That’s not a contract, it’s an involuntary servitude.

Wednesday, September 21, 2011

Obama And The Great Tax Hike Pinkie

Let me tell you how it will be:
There’s one for you, nineteen for me.
‘Cause I’m the Taxman.
Yeah, I'm the Taxman.
—The Beatles, Taxman

The guy simply has no shame.  He must think you're stupid.

On Monday Obama unveiled his new deficit-reduction plan, which includes several tax increases aimed at the “wealthy,”  i.e., those making over $250,000 a year.   As he has done since August, he is trumpeting this plan with the cry that the rich need to “pay their fair share.”  And piggy-backing on the silly ramblings of an obviously senile Warren Buffett (who for all his airs of undertaxation guilt hasn’t yet managed enough remorse to call off his nearly decade-old dispute with the IRS and simply write the check on back taxes he’s owed since 2002) Obama calls part of his plan the “Buffett Rule,” backed by this whopper: 

“It is wrong that in the United States of America, a teacher or a nurse or a construction worker who earns $50,000 should pay higher tax rates than somebody pulling in $50 million.” 

Is anybody really this gullible? 

Well, for those who just might be, let me try to walk you through it.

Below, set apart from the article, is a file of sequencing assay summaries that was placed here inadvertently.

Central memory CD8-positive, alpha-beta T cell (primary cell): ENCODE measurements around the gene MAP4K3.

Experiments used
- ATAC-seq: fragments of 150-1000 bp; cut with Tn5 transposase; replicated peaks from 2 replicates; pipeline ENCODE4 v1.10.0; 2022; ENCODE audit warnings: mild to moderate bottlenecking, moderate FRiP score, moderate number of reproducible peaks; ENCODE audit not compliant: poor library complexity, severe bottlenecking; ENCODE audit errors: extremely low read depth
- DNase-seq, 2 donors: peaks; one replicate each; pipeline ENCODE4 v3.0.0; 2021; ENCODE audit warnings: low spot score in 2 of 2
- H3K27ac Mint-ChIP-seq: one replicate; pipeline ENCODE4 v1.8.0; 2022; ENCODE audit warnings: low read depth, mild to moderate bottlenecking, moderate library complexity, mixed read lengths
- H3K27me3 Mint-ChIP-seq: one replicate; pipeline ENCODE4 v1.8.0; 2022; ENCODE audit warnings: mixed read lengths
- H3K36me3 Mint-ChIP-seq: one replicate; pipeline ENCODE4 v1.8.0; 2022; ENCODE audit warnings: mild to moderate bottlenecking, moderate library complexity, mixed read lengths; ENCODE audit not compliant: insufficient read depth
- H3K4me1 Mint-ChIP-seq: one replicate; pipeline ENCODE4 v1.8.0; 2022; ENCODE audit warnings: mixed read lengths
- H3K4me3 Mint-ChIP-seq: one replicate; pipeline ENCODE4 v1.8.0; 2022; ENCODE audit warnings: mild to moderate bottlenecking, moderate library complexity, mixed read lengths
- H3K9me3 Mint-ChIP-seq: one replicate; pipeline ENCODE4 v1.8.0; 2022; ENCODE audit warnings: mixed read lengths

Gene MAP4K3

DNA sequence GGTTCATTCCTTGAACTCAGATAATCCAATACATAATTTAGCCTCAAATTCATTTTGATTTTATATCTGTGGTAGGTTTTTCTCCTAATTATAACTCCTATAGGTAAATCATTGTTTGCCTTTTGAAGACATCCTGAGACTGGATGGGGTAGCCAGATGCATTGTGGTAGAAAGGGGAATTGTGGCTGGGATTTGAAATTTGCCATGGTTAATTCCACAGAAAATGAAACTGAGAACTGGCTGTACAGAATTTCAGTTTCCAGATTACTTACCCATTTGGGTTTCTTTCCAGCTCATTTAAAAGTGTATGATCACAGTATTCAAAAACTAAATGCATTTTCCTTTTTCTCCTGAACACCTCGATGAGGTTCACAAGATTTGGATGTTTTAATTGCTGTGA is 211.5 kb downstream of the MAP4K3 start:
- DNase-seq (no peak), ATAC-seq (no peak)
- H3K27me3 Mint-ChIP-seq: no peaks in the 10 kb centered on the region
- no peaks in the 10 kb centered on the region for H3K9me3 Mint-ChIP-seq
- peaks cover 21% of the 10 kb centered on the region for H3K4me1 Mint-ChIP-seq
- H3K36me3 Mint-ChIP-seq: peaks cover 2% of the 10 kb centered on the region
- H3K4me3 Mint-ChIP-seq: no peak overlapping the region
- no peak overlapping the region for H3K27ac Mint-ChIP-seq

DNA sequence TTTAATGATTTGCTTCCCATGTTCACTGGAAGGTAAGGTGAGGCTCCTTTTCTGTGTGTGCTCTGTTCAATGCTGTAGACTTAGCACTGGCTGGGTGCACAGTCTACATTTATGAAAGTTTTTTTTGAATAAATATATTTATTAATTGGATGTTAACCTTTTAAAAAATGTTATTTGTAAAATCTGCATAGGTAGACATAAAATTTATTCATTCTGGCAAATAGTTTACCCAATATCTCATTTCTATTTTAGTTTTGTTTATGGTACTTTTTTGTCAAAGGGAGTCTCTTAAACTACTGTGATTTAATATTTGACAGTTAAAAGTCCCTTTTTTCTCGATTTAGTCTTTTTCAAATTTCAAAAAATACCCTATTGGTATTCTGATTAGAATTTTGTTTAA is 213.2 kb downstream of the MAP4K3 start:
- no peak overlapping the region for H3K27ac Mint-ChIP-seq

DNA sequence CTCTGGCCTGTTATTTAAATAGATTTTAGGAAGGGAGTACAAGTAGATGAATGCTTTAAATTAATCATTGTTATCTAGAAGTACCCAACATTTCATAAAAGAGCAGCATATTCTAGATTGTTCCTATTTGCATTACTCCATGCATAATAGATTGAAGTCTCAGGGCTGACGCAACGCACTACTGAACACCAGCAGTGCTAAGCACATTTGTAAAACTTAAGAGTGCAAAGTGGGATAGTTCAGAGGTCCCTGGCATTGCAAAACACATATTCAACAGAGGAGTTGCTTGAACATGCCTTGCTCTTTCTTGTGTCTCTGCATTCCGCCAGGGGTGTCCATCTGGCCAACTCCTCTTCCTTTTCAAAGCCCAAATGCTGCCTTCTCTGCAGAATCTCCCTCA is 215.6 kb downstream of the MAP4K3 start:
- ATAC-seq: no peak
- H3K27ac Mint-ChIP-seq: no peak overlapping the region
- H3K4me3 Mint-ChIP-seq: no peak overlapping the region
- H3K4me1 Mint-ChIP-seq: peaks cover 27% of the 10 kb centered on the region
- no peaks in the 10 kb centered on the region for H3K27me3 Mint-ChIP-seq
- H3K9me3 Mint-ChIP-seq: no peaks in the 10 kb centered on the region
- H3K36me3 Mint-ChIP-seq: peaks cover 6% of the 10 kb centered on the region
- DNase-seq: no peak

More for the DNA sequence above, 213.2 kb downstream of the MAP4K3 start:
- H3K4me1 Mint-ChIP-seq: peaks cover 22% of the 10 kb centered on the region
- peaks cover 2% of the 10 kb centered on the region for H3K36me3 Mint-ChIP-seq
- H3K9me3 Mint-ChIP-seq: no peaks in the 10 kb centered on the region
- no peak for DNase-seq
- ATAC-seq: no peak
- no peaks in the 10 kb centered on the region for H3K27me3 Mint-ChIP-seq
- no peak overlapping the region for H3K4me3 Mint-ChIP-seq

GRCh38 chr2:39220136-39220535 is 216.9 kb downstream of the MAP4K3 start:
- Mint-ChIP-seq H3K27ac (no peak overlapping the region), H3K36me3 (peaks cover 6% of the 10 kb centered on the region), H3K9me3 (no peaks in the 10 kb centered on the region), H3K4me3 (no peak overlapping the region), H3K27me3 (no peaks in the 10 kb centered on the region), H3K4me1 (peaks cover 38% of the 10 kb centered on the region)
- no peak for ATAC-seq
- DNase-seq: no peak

To begin with, Obama is leveraging off of statements Buffett has made for years that he pays something like a 17% rate, while his secretary pays a 30% rate.   But let’s define our terms.  A “marginal” tax rate is the tax rate applicable to the last dollar earned (what we sometimes call our tax “bracket”).  Someone in the 33% tax bracket doesn’t pay 33% of their income in taxes, because income is taxed “progressively”; that is, the first $12,000 (for head of household) or so is taxed at 10%, earnings between that and $46,000 or so are taxed at 15%, and so on.  So the “effective” tax rate— the percentage of total earnings actually paid as tax—is necessarily something considerably lower than the marginal rate.  The 30% Buffett applies to his secretary is almost certainly a rounded reference to the 28% marginal rate applicable to income between $70,000 and around $212,000 (depending on filing status), which means is he’s disingenuously comparing his effective tax rate against his secretary’s marginal tax rate, which is apples and oranges; her effective tax rate would likely be something more like 10%, well below the 17% effective rate Buffett claims he pays (when he bothers to pay it).